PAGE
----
PEN convenes conferences, lectures and workshops that bring local and national practitioners to speak to parents and educators. It runs SAFE Voices, a group for LD teens, with volunteers from local educational and psychological professionals. It also runs school advocacy and support groups, which train parent volunteers in local schools to liaise with the administration and to network with other parents to discuss common issues.

In 2009, PEN students launched the Education Revolution, a full day of workshops, conversations and events day dedicated “to understanding each child’s individuality in learning as the basis for creating new educational environments”. With characteristic ambition and energy, EdRev has been held each year at the Giants’ Stadium and it gets bigger every year too. This year’s event also included a fascinating keynote from Dr L Todd Rose of the Harvard Graduate School of Education on “the emerging new science of the individual and its implications for education, the workforce, and society.” Dr Rose and I developed similar themes.

One of the deep problems of the standards and testing movement is that it promotes a very narrow view of ability in schools and a culture of conformity. The fact is that all students are different. Like you and me, they all have different talents, different interests and different ways of learning. Individual achievement is not marked by so much conformity as by diversity. People with ‘learning differences’ may well have other strengths and talents that standardized education completely overlooks. Discovering our real abilities is at the heart of creating our best lives. And we do create our lives.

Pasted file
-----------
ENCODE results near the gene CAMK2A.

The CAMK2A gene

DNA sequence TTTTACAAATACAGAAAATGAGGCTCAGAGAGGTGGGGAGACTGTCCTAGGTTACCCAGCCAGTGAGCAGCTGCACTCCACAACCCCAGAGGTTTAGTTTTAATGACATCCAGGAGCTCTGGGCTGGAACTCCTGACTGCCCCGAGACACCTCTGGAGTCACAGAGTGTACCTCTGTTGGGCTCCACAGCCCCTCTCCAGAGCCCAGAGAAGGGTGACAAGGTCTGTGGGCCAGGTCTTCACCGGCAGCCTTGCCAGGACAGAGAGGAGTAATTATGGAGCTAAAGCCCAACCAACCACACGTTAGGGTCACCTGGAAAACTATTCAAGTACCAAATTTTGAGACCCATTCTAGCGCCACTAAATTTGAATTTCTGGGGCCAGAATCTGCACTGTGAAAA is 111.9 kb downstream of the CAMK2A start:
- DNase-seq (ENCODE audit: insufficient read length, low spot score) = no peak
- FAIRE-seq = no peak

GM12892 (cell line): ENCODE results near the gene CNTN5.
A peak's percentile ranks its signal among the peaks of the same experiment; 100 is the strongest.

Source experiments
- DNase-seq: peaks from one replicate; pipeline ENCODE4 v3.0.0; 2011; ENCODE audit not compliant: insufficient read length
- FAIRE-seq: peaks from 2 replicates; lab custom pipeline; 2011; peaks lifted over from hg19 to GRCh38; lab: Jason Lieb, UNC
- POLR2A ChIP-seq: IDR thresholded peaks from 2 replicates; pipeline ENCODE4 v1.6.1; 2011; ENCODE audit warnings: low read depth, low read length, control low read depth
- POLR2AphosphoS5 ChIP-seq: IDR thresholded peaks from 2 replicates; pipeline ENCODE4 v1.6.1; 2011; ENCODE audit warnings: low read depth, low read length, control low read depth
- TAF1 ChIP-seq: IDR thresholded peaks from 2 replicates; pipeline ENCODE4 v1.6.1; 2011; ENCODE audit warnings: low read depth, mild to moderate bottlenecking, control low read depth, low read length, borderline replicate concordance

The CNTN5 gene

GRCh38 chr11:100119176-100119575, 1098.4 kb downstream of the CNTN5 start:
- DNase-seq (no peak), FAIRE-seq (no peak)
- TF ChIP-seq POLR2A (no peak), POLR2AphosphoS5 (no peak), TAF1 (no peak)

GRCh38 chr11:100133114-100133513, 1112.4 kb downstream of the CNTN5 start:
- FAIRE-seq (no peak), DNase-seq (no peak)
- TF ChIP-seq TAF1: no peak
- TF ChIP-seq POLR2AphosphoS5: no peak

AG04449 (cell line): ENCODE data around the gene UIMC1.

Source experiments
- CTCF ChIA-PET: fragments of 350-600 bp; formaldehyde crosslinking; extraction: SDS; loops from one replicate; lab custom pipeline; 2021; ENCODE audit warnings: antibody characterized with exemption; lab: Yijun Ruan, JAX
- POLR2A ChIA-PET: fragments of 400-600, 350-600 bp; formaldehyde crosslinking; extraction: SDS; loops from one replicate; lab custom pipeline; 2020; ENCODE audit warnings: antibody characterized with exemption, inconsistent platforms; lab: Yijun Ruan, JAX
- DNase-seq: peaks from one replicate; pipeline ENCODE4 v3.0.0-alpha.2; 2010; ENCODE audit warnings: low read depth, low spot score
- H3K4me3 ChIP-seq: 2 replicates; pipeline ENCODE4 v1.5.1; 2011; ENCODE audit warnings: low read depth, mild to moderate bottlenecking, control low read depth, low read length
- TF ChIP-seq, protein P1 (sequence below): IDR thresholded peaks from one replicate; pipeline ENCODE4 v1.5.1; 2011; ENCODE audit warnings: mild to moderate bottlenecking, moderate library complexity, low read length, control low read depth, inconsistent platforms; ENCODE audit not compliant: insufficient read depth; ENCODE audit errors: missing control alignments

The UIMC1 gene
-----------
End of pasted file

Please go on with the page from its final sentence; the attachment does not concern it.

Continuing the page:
As I sat near the dugout, I thought about how my own life had been shaped by the teachers I met, the mentors I’ve had and how my own path to the Giants’ stadium had been shaped by the interests I’d evolved over my life and the passions that I’ve discovered myself and that others have encouraged in me. Every life is a process of improvisation between our talents and dispositions and the opportunities we take or turn away from.

At the PEN event, I met students and parents with remarkable stories of achievement as they’ve learnt to overcome the narrow view of learning that dominates education. This view creates problems for all students, including those who actually succeed in the current system. PEN’s campaign has important implications not only for students with recognized learning differences, but for understanding the diversity and individuality of all students. It’s a campaign we should all be waging. Wherever we are, we should step up to the plate.